### Target Tiling – Achieving and Exploiting Symmetry

**Using symmetry to solve width 5 Target Tiling puzzles using the T-piece**

By symmetric positions, I mean board patterns that have left-right (reflective) symmetry, that is, they are unchanged if the order of the columns is reversed. In a symmetric board position, every individual row will itself be symmetric. But of course not all patterns will be symmetric, so for those non-symmetric patterns, the challenge is to **achieve symmetry.**

**Why is symmetry useful in the first place?**

It would be pointless to achieve symmetry unless there were something to be gained by it. In fact there is a lot to be gained:

1. There are far fewer symmetric patterns than non-symmetric ones.

2. It is easier to recognize familiar symmetric patterns.

3. In solving symmetric positions, it is possible to do so while **maintaining symmetry!**

4. The number of **“operators” **that maintain symmetry is much smaller than the set of all available operators, so there are fewer choices of what to do at each point (in search terms, the **branching factor is smaller**).

**Exploiting symmetry**

Taking advantage of symmetry has two parts: **achieving symmetry**, and then **maintaining symmetry** while simplifying and solving. I will discuss each of these after presenting some examples.

**Examples of symmetry**

Here is one example of a symmetric position with 6 partially filled rows:

In fact, every possible symmetric row pattern appears in this diagram. There are 6 such symmetric row patterns. Notice that rows 3 and 5 (counting from the bottom) are the cases I discussed last week: **Center-hole**, and **3-in-the-middle**, respectively. I explained how each of these patterns could be cleared by an appropriate macro-operator: the **Clear-3** macro for the 3-in-the-middle pattern, and the **Clear-Center-Hole **macro for the Center-hole pattern. It is possible to learn a “**clearing macro” **for each of the other 4 row patterns, as well.

**Solving While Maintaining Symmetry**

The key to maintaining symmetry is to only place T-pieces so that the result is still symmetric. There are 2 cases I find useful:

1. **Placing a single T-piece in a symmetric position**

This can only be done in 2 ways, since there are exactly 2 rotations of the T-piece that are left-right symmetric, and the piece must be placed exactly in the center (straddling the center the column).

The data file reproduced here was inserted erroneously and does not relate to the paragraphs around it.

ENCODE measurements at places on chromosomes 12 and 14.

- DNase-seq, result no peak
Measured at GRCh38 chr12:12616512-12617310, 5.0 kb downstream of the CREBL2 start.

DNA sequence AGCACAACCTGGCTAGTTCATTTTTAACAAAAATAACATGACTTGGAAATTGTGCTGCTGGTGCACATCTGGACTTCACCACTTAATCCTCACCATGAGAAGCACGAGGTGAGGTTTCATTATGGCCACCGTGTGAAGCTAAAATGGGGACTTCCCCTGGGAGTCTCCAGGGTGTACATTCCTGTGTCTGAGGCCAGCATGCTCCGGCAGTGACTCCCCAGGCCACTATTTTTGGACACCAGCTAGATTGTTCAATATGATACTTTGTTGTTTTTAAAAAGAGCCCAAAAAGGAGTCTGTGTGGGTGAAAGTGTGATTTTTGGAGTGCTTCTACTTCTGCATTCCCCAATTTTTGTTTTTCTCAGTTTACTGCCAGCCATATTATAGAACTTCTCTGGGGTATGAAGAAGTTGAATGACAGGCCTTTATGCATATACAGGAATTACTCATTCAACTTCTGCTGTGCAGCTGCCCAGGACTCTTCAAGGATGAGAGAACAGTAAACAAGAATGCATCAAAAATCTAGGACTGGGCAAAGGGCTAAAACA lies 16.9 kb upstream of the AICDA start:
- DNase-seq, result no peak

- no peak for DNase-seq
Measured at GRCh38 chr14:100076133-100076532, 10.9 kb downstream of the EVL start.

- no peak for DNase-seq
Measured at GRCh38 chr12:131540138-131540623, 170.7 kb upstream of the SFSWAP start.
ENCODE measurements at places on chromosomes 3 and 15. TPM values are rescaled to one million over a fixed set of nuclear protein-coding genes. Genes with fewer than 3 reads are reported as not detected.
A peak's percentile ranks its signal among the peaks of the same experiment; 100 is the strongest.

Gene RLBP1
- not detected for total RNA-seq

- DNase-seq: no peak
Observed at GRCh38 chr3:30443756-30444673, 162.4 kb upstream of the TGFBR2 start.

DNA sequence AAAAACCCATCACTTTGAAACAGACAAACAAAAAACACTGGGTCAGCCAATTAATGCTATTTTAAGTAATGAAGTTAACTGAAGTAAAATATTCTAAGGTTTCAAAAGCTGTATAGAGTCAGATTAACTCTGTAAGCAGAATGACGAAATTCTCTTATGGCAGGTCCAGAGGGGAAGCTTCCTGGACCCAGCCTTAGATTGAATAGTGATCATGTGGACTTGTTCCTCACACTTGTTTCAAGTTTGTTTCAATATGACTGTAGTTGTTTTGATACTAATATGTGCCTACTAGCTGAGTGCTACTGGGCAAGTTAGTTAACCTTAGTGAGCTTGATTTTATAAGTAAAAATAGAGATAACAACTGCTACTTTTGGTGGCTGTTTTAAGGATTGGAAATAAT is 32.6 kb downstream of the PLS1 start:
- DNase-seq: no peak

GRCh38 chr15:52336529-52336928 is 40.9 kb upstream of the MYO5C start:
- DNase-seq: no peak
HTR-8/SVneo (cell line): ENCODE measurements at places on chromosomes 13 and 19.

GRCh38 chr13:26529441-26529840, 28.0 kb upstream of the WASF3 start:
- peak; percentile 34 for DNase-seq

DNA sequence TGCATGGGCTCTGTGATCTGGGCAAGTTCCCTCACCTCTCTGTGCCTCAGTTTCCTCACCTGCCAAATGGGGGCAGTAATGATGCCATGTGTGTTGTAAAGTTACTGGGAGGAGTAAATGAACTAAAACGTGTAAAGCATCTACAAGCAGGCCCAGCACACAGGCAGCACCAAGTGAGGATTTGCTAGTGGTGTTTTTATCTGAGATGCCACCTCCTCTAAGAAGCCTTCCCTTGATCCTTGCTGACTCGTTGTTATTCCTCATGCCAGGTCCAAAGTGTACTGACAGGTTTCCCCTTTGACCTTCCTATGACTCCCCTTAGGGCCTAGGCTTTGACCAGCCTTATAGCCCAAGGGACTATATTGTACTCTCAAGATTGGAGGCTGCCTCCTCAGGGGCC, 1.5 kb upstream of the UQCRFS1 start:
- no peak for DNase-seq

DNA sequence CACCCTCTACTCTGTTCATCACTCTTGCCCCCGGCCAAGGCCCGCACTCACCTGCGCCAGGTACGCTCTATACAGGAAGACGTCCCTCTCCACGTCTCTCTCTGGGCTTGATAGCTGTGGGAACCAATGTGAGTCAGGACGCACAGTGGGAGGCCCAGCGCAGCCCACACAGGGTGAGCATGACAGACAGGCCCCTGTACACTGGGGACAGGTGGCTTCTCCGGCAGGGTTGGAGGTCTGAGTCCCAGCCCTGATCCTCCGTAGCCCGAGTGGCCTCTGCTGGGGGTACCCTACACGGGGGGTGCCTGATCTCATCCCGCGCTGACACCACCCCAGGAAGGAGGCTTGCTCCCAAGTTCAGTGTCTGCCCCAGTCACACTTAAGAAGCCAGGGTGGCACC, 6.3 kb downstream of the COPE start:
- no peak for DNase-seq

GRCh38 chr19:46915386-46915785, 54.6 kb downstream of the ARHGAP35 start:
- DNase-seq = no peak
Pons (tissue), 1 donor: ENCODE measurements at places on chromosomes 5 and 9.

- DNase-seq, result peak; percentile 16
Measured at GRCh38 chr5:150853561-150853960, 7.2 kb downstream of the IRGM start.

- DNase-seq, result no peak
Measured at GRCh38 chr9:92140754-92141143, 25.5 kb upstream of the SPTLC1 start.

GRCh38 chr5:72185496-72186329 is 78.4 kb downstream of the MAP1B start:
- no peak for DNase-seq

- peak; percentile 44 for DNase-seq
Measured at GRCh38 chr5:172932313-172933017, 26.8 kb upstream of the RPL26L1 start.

2. **Place two T-pieces so that together they form a symmetric pattern**

Again, there are only 2 ways to do this. The pieces cannot cover any of the center column, since they would both have to cover the same cell, which is not possible. Here are the 2 placement patterns:

Either of these 2-piece macro-operators will maintain symmetry when they are applied to any symmetric position. Taken together, this set of 4 operators (2 single-piece + 2 double-piece) are sufficient to solve (i.e. Wipe Out) any symmetric starting position. Let’s give names to these operators: **T1-Stem-Down,** **T1-Stem-Up**, **T2-Stems-In**, and **T2-Stems-Out, **respectively. Looking back to the examples from last week, we can see how the macros **Clear-3** and **Clear-Center-Hole **are actually composed from these 4 operators:

** Clear-3** = **T2-Stems-In** + **T1-Stem-Down**

and

** Clear-Center-Hole** = **T1-Stem-Down** + **Clear-3**

where “+” means “followed by”. Note that any **macro-operator** composed from symmetric operators will itself be symmetric!

**Solving the Illustrative Symmetric pattern we started out with:**

We start by applying **T2-Stems-In **to arrive at:

Next it is natural to apply T1-stem-down (since there is a “T-shaped hole” in the middle of the top 2 rows):

Now, the top row is a **“3-in-the-middle”** which can be cleared by the **Clear-3** macro, yielding:

Here the top row is a **“Center-Hole”** pattern, which can be cleared by the **Clear-Center-Hole** operator to leave:

Dropping a T-piece with stem up into the middle of this pattern transforms it into:

Filling the 2 holes with 2 T-pieces using T2-Stems-Out, reduces the pattern to 2 cells in just a single row:

Almost there! A simple **T1-Stem-Down** fills the center hole, and yields 2 rows of “3-in-the-middle”:

The final two rows, each being examples of “3-in-the-middle”, can be cleared by two successive applications of **Clear-3.**

**That solves the puzzle!!** Notice how the positions remained symmetrical at each stage of the solution. Typically rows were cleared one by one.

**To be continued …**

**Next time: Achieving Symmetry (transforming non-symmetric patterns into symmetric ones)**